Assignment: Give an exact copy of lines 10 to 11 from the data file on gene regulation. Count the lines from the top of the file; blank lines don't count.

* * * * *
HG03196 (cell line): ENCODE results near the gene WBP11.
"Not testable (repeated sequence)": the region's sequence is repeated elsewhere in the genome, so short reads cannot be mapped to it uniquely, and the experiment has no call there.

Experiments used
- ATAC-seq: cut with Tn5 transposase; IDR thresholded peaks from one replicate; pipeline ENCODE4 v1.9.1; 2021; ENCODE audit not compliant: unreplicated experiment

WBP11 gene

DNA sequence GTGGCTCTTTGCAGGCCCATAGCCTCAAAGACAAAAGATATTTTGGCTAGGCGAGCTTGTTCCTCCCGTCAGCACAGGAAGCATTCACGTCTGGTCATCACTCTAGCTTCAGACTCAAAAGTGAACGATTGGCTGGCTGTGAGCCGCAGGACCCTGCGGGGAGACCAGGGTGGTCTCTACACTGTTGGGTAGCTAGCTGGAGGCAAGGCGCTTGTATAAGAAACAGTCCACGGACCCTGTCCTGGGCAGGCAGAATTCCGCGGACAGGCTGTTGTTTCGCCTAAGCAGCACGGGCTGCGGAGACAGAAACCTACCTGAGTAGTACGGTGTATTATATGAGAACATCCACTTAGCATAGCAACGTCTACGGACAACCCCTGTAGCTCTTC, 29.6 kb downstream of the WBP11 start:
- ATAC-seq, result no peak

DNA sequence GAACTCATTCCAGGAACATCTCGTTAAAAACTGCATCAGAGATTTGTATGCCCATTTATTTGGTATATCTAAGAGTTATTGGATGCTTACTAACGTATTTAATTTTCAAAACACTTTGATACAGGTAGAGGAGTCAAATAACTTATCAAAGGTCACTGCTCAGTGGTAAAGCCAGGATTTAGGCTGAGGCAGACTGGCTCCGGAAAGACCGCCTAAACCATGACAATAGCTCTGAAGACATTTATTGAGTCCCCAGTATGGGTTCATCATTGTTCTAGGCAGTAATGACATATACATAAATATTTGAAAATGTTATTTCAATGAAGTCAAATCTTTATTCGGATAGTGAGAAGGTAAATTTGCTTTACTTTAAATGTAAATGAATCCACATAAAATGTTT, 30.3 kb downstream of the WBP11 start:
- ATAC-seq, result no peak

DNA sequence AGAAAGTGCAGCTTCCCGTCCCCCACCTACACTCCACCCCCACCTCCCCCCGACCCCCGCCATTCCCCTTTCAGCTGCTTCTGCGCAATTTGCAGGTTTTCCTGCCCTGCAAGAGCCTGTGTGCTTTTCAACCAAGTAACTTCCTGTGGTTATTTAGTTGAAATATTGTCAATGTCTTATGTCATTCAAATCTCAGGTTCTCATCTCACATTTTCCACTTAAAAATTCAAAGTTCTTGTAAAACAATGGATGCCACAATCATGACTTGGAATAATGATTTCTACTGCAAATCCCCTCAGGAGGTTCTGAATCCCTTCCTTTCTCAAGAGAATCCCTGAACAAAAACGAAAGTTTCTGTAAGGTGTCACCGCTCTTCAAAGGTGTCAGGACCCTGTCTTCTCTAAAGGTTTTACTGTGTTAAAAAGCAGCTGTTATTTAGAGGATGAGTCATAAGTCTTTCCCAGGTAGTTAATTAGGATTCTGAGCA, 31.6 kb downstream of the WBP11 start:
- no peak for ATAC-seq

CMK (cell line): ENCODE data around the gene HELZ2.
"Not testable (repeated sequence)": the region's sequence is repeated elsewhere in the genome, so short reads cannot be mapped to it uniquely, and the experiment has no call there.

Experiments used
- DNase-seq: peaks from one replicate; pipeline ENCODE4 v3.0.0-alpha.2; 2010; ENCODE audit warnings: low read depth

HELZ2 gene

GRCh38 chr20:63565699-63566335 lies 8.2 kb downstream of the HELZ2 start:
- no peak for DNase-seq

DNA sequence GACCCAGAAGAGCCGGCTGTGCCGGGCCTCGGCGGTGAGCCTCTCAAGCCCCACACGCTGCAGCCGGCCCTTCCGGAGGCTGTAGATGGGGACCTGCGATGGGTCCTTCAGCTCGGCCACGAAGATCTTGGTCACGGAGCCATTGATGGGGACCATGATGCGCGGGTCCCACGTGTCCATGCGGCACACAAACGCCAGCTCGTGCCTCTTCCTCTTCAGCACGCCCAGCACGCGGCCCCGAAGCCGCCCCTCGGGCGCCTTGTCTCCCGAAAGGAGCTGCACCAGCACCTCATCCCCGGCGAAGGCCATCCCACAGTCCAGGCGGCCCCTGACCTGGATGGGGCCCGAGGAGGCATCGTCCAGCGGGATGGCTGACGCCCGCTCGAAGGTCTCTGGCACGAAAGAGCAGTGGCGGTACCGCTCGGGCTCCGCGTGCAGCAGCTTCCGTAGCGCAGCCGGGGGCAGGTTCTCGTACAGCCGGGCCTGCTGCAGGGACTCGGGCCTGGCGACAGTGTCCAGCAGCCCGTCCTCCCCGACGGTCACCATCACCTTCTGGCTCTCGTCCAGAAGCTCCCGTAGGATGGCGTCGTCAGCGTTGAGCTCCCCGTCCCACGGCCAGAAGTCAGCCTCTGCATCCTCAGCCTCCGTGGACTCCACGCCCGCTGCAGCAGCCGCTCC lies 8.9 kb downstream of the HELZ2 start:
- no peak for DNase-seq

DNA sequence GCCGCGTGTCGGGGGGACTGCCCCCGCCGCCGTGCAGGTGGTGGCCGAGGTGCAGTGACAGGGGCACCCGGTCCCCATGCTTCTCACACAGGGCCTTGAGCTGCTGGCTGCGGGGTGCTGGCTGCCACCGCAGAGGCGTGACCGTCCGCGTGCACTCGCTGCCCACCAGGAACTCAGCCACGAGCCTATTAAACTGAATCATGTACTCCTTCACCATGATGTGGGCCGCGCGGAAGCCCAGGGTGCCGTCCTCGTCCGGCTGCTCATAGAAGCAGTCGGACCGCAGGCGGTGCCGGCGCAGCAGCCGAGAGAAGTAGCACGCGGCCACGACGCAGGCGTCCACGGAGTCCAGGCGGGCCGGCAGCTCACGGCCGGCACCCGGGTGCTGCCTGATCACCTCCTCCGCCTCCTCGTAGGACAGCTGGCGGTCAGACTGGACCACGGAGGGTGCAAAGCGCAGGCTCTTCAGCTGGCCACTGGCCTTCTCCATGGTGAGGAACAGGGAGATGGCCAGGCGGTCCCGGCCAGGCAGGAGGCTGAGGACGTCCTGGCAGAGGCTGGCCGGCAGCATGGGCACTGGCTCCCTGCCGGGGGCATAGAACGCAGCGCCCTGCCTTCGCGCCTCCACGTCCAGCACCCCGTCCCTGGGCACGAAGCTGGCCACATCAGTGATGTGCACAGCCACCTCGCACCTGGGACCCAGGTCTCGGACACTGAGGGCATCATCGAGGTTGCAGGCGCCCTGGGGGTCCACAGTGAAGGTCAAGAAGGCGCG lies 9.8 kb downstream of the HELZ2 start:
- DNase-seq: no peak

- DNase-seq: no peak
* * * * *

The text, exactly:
DNA sequence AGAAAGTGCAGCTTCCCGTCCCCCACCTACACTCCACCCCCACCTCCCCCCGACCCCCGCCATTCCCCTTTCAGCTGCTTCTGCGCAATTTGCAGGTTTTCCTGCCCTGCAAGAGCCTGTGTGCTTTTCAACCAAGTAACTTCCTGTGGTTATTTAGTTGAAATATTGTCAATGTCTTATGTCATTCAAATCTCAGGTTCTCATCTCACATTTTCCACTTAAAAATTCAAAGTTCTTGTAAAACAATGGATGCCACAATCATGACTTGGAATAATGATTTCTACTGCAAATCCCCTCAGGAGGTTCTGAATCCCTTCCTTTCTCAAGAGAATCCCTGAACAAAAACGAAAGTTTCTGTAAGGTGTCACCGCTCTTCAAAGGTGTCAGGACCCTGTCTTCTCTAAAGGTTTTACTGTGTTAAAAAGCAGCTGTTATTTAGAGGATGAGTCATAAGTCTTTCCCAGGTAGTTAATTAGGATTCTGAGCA, 31.6 kb downstream of the WBP11 start:
- no peak for ATAC-seq